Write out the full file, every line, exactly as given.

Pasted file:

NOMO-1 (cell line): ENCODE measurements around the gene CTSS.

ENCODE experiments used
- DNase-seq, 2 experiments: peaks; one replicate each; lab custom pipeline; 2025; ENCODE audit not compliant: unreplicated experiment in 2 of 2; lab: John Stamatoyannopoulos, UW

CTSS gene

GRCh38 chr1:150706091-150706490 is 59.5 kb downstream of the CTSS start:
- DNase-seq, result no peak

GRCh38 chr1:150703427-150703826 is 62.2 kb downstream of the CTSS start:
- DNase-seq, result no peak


NOMO-1 (cell line): ENCODE measurements around the gene CTSS.

ENCODE experiments used
- DNase-seq, 2 experiments: peaks; one replicate each; lab custom pipeline; 2025; ENCODE audit not compliant: unreplicated experiment in 2 of 2; lab: John Stamatoyannopoulos, UW

CTSS gene

GRCh38 chr1:150706091-150706490 is 59.5 kb downstream of the CTSS start:
- DNase-seq, result no peak

GRCh38 chr1:150703427-150703826 is 62.2 kb downstream of the CTSS start:
- DNase-seq, result no peak